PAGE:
Estudos Econômicos
Togo

Togo

Population 8.1 million
GDP 675 US$
C
Country risk assessment
B
Business Climate
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Synthesis

MAJOR MACRO ECONOMIC INDICATORS

  2018 2019 2020 (e) 2021 (f)
GDP growth (%) 4.9 5.3 0.0 3.0
Inflation (yearly average, %) 0.9 0.7 1.5 1.5
Budget balance (% GDP) -0.8 -2.1 -7.1 -3.5  
Current account balance (% GDP) -3.5 -4.3 -6.3 -4.4 
Public debt (% GDP) 76.2 70.9 73.5 71.1

(e): Estimate (f): Forecast

STRENGTHS

  • Mining resources (phosphate, limestone and clay transformed into clinker) and agricultural resources (coffee, cocoa, cotton)
  • Has the only deep-water port in West Africa (port of Lomé), potential to become a regional hub
  • Public and private investment in infrastructure
  • Ongoing structural reforms (public finances, banking system, agriculture, phosphate and cotton sectors)
  • Member of WAEMU and ECOWAS
  • Mostly concessional external debt

WEAKNESSES

  • Strong socio-political tensions
  • Deficient business environment
  • High unemployment and poverty rates (46.2% of the population in extreme poverty in 2020 according to the World Bank)
  • Deficient agricultural infrastructure: storage, processing, irrigation, inputs
  • Inadequate education, public health, and transport infrastructure
  • Poor health of the banking sector; high bad-debt rate (especially in public banks)

RISK ASSESSMENT

A rebound in activity expected in 2021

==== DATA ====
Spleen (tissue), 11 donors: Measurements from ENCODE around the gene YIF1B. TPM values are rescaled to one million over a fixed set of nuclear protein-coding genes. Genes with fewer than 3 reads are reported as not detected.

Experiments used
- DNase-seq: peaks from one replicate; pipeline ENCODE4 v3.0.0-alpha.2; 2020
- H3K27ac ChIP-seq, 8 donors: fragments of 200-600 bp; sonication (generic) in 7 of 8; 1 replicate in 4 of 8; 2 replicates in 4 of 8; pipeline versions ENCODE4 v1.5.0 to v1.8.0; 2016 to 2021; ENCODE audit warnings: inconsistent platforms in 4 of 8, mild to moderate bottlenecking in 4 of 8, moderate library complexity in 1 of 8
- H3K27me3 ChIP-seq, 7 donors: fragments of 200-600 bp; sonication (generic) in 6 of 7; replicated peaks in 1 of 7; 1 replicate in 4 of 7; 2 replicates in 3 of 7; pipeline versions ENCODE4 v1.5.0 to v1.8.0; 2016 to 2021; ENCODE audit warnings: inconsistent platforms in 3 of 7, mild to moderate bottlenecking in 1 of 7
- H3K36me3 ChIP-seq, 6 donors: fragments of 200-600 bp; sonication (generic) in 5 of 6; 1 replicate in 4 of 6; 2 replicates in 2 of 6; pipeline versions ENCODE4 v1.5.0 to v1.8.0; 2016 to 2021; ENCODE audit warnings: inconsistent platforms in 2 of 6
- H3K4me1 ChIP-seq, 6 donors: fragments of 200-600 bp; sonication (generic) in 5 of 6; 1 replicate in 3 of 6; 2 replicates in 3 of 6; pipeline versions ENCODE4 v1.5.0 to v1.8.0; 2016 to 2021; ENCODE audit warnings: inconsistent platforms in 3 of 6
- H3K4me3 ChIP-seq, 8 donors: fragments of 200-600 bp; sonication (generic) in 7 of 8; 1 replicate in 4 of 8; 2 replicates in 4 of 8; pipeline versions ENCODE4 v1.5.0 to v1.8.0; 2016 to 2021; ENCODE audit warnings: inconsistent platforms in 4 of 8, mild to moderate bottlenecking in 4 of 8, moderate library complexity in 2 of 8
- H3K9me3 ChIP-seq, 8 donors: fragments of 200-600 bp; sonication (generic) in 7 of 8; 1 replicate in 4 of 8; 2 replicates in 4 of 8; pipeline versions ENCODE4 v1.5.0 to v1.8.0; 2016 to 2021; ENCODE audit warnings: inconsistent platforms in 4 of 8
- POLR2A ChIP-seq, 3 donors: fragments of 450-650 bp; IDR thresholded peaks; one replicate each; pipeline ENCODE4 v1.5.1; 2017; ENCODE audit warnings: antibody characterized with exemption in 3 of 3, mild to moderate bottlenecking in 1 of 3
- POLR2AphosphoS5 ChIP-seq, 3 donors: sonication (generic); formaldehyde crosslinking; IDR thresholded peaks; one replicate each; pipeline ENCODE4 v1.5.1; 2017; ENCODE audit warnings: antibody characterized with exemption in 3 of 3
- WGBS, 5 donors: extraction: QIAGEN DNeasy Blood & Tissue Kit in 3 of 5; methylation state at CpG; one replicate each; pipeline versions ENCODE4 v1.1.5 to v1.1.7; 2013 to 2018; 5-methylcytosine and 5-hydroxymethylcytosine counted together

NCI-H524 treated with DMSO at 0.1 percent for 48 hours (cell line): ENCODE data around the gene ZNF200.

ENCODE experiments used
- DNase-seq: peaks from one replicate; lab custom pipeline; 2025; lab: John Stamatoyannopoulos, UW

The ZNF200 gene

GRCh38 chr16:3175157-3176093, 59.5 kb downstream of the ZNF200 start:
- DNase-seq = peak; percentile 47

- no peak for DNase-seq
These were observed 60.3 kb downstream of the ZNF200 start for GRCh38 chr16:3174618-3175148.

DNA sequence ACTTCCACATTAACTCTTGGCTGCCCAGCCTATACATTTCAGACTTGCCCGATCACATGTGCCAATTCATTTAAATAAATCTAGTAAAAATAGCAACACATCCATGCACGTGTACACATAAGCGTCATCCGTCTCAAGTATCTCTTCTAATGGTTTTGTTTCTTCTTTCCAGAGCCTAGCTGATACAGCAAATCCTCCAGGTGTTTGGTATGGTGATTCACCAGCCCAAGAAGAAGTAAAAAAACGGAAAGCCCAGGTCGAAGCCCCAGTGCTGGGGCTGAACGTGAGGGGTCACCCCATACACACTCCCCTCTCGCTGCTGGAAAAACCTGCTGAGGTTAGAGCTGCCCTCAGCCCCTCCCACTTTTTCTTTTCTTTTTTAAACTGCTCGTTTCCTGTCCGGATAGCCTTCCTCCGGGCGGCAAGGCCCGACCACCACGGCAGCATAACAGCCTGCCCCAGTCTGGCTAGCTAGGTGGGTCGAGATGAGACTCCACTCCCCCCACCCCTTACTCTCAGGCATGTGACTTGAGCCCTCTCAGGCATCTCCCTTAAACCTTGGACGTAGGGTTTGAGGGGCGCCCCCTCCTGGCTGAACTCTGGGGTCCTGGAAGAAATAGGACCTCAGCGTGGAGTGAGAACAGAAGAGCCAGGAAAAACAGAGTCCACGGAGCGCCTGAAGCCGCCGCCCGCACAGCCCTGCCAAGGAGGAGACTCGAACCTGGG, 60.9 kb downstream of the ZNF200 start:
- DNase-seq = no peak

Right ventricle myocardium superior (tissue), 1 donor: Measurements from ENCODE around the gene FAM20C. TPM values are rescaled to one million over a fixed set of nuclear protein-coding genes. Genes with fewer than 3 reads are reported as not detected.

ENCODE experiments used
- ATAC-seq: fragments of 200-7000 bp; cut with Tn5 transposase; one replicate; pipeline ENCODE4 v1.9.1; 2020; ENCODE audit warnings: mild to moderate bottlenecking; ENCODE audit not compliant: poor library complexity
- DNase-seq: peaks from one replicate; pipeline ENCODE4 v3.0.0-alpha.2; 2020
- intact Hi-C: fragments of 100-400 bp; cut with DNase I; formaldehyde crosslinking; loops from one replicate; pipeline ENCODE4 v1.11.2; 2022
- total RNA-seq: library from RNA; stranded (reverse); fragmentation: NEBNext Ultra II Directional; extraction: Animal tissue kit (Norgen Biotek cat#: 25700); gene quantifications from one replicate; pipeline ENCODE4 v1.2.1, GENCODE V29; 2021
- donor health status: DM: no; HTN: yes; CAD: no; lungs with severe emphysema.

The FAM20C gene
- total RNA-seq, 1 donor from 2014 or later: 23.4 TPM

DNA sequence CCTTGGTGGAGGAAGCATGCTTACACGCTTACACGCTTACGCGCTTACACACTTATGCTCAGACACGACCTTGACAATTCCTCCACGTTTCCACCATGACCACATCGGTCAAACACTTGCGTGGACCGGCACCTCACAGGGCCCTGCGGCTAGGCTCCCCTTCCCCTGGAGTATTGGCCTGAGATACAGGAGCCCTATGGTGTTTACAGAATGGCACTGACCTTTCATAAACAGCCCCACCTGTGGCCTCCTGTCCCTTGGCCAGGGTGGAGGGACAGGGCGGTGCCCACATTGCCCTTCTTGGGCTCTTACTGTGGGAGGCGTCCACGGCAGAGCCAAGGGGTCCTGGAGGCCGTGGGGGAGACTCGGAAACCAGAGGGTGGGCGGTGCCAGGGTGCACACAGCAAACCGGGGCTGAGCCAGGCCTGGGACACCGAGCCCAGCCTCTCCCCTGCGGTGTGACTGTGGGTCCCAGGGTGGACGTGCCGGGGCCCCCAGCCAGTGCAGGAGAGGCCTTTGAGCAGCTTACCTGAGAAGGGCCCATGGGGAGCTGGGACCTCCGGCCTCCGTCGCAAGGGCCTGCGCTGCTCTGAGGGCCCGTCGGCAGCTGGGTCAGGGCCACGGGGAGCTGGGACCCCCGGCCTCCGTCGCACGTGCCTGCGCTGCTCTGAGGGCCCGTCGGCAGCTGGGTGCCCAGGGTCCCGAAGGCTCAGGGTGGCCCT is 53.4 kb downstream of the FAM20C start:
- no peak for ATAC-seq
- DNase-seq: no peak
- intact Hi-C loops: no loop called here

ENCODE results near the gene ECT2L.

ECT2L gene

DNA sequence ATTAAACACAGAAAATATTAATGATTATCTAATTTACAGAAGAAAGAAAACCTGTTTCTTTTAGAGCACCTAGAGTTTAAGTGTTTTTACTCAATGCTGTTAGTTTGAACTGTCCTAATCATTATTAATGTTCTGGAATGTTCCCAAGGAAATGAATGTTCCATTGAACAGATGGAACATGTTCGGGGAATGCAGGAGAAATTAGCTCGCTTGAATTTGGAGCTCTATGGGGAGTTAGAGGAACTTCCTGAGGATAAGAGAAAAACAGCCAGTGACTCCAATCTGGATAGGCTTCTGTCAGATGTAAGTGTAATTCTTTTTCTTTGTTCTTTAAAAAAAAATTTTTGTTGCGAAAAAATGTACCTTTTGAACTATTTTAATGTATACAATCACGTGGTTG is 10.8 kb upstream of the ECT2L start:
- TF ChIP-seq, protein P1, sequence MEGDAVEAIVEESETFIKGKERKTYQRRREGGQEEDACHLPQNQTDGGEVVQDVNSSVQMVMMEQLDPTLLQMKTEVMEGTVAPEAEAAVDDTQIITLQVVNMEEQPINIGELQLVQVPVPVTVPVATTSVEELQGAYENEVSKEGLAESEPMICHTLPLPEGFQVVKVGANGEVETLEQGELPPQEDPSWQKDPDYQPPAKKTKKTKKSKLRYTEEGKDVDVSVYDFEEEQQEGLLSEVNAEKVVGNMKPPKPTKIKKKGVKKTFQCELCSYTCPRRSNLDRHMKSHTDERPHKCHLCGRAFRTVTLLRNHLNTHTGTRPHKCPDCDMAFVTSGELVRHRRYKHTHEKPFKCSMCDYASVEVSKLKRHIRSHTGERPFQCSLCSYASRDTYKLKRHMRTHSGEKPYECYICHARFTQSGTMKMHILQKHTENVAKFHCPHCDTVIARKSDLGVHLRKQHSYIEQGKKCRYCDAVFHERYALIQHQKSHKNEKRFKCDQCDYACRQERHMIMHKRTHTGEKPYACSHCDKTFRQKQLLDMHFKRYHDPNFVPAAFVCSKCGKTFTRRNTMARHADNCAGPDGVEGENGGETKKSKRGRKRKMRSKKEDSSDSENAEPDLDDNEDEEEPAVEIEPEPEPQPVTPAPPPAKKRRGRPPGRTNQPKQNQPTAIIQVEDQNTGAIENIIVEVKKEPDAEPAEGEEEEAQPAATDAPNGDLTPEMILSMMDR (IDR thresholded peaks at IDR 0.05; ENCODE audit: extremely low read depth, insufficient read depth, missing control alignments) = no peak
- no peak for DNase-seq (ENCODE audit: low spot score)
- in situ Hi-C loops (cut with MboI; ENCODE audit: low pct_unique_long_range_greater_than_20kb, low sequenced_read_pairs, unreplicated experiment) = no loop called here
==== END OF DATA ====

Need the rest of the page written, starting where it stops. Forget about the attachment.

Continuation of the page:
The lockdown in effect between late March and early June and the weakening of demand from its partners led Togo to experience its first year without growth since over 15 years. It will pick up again in 2021, supported in particular by agriculture, phosphate mining, and port traffic. Consumption, which accounts for 80% of GDP, fell by 3.1% in 2020 because of falling incomes and renewed inflationary pressures in the first half of the year. It is expected to grow by 2% in 2021 thanks to the resumption of agricultural production, on which 60% of the labour force depends, provided there are no further lockdowns. Private investment fell by 16% in 2020 due to increased uncertainty, but should rebound in 2021 (+11%). Even if the deterioration of public finances and the global tightening of credit conditions for investors poses medium-term risks to its financing, public investment will be supported by the National Development Plan 2018-2022 (USD 7.8 billion), as well as by several infrastructure construction projects (including 4,000 km of rural roads that will be built or rehabilitated in 2021).

Agriculture, which accounts for 40% of GDP, has been supported by the COVID-19 Agricultural Response Plan implemented by the government in April 2020 (distribution of agricultural equipment and granting of subsidised credits) and USD 3 million in aid from the ADB for the purchase of pesticides, fertilisers and seeds. This has allowed the sector to grow by 1% in 2020 and these investments will then allow for a growth of 3.3% in 2021. By contrast, services, which account for more than half of GDP, have been deeply affected by social distancing measures and border closures. In 2021, the resumption of container traffic, aided by China’s return to growth, will support the logistics sector and strengthen the Port of Lomé's status as a regional hub. Finally, the secondary sector has been tested by the decline in exports in 2020, but will be buoyed in 2021 by the expected rise in the price of phosphate.